21 The Mint

Window inserted behind wind brace in the second floor meeting room of the refectory wing
Window inserted behind wind brace in the second floor meeting room of the refectory wing

21 The Mint Rescue and Restoration

In 1995 it was discovered that the refectory wing of St Nicholas Priory was on the English Heritage Buildings at Risk register.  EHBT was founded the following year and a feasibility study was commissioned.  Significant grants were secured from the Heritage Lottery Fund and English Heritage.  Further grants and donations were obtained from Exeter City Council, The Leche Trust, The Steele Trust and local organisations and individuals.

A full programme of archaeological recording formed part of the restoration work.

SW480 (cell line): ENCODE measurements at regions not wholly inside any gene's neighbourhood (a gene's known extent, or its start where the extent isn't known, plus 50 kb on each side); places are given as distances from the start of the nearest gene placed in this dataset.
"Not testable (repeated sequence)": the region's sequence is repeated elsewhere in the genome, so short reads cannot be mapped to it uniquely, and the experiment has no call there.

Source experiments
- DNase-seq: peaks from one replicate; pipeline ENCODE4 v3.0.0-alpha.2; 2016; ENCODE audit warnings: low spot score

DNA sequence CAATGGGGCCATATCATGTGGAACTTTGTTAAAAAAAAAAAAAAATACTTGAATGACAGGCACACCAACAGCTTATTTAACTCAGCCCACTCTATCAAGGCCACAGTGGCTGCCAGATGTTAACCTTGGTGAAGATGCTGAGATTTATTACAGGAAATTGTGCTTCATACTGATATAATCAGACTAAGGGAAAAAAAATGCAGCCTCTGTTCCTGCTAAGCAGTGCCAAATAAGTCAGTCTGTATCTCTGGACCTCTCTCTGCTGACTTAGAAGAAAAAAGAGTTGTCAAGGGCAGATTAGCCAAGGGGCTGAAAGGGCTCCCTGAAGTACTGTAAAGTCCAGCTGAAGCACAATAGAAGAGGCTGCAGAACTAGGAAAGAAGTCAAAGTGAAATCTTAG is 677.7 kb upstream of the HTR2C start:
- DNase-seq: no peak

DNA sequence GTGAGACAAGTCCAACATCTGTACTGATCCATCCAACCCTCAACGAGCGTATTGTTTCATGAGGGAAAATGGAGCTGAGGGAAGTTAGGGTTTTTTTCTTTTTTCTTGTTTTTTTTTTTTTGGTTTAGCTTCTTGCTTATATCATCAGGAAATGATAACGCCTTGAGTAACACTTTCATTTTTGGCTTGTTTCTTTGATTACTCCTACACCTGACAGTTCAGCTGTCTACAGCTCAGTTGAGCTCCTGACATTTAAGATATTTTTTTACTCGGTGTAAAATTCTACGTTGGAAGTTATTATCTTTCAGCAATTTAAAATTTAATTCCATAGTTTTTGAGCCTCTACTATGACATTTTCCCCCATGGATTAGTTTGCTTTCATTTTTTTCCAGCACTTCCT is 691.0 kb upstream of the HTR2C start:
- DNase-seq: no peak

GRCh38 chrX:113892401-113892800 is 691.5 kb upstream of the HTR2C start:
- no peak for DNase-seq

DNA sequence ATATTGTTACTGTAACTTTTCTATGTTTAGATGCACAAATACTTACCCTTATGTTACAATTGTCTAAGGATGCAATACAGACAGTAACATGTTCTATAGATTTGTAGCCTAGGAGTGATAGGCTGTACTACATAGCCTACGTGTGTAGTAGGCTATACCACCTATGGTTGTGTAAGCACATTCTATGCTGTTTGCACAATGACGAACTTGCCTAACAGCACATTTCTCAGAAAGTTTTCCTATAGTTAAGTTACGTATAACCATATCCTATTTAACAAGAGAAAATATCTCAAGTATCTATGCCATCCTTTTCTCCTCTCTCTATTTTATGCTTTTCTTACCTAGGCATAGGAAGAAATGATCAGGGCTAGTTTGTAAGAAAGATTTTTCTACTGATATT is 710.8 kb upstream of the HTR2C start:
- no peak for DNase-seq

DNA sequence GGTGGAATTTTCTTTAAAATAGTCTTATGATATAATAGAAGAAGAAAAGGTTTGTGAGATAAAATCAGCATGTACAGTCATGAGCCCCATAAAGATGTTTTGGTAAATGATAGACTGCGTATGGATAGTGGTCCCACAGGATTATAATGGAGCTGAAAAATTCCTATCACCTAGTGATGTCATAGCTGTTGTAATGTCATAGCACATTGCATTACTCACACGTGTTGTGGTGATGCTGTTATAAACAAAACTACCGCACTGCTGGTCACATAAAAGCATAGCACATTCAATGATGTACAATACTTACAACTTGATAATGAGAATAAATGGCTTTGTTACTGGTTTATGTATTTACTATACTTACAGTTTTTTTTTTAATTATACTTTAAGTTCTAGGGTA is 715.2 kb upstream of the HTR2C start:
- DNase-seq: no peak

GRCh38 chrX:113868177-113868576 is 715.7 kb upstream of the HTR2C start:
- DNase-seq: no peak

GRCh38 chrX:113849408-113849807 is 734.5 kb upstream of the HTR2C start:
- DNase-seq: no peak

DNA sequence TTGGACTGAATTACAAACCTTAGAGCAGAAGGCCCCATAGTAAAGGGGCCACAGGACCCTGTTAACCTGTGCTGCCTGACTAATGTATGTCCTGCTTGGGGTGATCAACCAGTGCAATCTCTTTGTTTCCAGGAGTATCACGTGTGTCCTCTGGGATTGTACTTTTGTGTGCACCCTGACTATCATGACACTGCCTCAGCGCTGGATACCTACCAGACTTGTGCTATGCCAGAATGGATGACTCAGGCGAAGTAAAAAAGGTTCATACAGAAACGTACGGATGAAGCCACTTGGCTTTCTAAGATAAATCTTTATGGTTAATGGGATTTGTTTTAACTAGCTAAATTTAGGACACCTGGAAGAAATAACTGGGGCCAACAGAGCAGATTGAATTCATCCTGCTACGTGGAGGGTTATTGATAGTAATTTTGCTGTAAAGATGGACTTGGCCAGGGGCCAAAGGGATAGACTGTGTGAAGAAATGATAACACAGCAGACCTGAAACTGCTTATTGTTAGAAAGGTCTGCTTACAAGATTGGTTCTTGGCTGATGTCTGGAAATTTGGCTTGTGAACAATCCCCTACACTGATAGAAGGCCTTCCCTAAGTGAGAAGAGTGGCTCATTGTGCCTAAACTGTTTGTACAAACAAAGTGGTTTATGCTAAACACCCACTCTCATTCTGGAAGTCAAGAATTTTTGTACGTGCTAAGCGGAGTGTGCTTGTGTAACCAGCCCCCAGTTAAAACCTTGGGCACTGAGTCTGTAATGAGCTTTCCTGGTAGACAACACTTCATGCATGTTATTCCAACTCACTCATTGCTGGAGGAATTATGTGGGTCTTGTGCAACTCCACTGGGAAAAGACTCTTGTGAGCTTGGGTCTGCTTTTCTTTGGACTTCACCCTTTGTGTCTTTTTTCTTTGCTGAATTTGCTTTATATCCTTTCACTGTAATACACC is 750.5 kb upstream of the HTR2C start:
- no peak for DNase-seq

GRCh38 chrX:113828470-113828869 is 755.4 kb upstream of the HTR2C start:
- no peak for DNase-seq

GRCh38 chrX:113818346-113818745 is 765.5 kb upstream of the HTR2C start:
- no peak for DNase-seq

Restoration was a roller-coaster of highs and lows. The Trust was able to secure a 125 year lease at a peppercorn rent from the owners, the Roman Catholic Diocese of Plymouth, in 1998. As be-grimed layers of cladding, lath and plaster and limewash and wallpaper, applied over the last four centuries, were painstakingly peeled away, the almost complete survival of the medieval priory refectory was revealed, together with many other significant, exciting and magical discoveries, eg the discovery of a medieval carved and painted oak screen. The process of carrying out the restoration was a minefield of requirements and very hard work, punctuated by considerable setbacks.  Seven years on in June 2002, the Grade II* listed 21 The Mint was officially opened.

The former Refectory range of the 11th century St Nicholas Priory, now includes a delightful first-floor apartment and a house over three storeys – with a host of historic features, is tenanted. The Trust retains the large room under the handsome 15th-century arch-braced roof as an office and meeting room. It is frequently open to visitors, featuring on the City’s Red Coat guided tours. The Trust also retains the courtyard (former cloister) garden.